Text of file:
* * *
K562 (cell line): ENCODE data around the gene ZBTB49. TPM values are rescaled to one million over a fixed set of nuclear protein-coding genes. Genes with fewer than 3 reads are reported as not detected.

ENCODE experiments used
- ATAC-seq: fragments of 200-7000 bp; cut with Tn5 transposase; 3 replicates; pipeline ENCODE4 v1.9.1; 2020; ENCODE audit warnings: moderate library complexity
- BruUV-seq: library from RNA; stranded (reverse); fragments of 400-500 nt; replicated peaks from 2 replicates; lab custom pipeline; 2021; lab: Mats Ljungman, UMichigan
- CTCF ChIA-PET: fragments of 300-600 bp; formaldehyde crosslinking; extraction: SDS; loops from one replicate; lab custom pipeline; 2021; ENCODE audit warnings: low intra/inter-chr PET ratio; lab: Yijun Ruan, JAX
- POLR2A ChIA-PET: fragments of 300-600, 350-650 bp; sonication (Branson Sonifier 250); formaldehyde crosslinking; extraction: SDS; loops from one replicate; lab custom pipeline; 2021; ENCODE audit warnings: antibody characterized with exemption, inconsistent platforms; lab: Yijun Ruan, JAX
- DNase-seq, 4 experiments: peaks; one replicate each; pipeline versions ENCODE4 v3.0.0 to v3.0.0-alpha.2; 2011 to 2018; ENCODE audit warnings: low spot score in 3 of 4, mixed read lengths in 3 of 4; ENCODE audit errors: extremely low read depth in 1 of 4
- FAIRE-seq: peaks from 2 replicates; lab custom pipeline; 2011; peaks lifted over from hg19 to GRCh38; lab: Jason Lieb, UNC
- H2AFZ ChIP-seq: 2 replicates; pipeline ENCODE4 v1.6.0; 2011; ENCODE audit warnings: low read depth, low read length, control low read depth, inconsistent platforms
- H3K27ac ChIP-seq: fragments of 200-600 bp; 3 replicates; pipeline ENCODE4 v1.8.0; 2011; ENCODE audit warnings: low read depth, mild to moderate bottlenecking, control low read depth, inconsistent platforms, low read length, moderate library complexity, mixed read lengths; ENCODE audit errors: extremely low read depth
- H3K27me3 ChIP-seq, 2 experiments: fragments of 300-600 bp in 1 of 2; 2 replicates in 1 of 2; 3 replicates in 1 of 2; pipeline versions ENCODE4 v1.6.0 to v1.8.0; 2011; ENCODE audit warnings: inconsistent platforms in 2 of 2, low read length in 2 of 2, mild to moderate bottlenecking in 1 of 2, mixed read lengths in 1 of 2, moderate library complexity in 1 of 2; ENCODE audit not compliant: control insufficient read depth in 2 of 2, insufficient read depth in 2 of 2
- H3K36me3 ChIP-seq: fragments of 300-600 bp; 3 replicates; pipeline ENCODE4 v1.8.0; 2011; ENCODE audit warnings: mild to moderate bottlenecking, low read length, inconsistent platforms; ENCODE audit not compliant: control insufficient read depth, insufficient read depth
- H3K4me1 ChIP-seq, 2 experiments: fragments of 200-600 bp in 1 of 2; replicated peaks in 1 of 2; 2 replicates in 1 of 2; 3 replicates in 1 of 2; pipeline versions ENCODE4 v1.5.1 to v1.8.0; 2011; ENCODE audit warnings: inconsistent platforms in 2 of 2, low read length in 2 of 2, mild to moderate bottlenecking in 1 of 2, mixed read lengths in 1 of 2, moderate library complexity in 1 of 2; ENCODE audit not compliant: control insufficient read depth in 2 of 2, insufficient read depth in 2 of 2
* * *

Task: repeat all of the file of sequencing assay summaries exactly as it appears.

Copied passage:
K562 (cell line): ENCODE data around the gene ZBTB49. TPM values are rescaled to one million over a fixed set of nuclear protein-coding genes. Genes with fewer than 3 reads are reported as not detected.

ENCODE experiments used
- ATAC-seq: fragments of 200-7000 bp; cut with Tn5 transposase; 3 replicates; pipeline ENCODE4 v1.9.1; 2020; ENCODE audit warnings: moderate library complexity
- BruUV-seq: library from RNA; stranded (reverse); fragments of 400-500 nt; replicated peaks from 2 replicates; lab custom pipeline; 2021; lab: Mats Ljungman, UMichigan
- CTCF ChIA-PET: fragments of 300-600 bp; formaldehyde crosslinking; extraction: SDS; loops from one replicate; lab custom pipeline; 2021; ENCODE audit warnings: low intra/inter-chr PET ratio; lab: Yijun Ruan, JAX
- POLR2A ChIA-PET: fragments of 300-600, 350-650 bp; sonication (Branson Sonifier 250); formaldehyde crosslinking; extraction: SDS; loops from one replicate; lab custom pipeline; 2021; ENCODE audit warnings: antibody characterized with exemption, inconsistent platforms; lab: Yijun Ruan, JAX
- DNase-seq, 4 experiments: peaks; one replicate each; pipeline versions ENCODE4 v3.0.0 to v3.0.0-alpha.2; 2011 to 2018; ENCODE audit warnings: low spot score in 3 of 4, mixed read lengths in 3 of 4; ENCODE audit errors: extremely low read depth in 1 of 4
- FAIRE-seq: peaks from 2 replicates; lab custom pipeline; 2011; peaks lifted over from hg19 to GRCh38; lab: Jason Lieb, UNC
- H2AFZ ChIP-seq: 2 replicates; pipeline ENCODE4 v1.6.0; 2011; ENCODE audit warnings: low read depth, low read length, control low read depth, inconsistent platforms
- H3K27ac ChIP-seq: fragments of 200-600 bp; 3 replicates; pipeline ENCODE4 v1.8.0; 2011; ENCODE audit warnings: low read depth, mild to moderate bottlenecking, control low read depth, inconsistent platforms, low read length, moderate library complexity, mixed read lengths; ENCODE audit errors: extremely low read depth
- H3K27me3 ChIP-seq, 2 experiments: fragments of 300-600 bp in 1 of 2; 2 replicates in 1 of 2; 3 replicates in 1 of 2; pipeline versions ENCODE4 v1.6.0 to v1.8.0; 2011; ENCODE audit warnings: inconsistent platforms in 2 of 2, low read length in 2 of 2, mild to moderate bottlenecking in 1 of 2, mixed read lengths in 1 of 2, moderate library complexity in 1 of 2; ENCODE audit not compliant: control insufficient read depth in 2 of 2, insufficient read depth in 2 of 2
- H3K36me3 ChIP-seq: fragments of 300-600 bp; 3 replicates; pipeline ENCODE4 v1.8.0; 2011; ENCODE audit warnings: mild to moderate bottlenecking, low read length, inconsistent platforms; ENCODE audit not compliant: control insufficient read depth, insufficient read depth
- H3K4me1 ChIP-seq, 2 experiments: fragments of 200-600 bp in 1 of 2; replicated peaks in 1 of 2; 2 replicates in 1 of 2; 3 replicates in 1 of 2; pipeline versions ENCODE4 v1.5.1 to v1.8.0; 2011; ENCODE audit warnings: inconsistent platforms in 2 of 2, low read length in 2 of 2, mild to moderate bottlenecking in 1 of 2, mixed read lengths in 1 of 2, moderate library complexity in 1 of 2; ENCODE audit not compliant: control insufficient read depth in 2 of 2, insufficient read depth in 2 of 2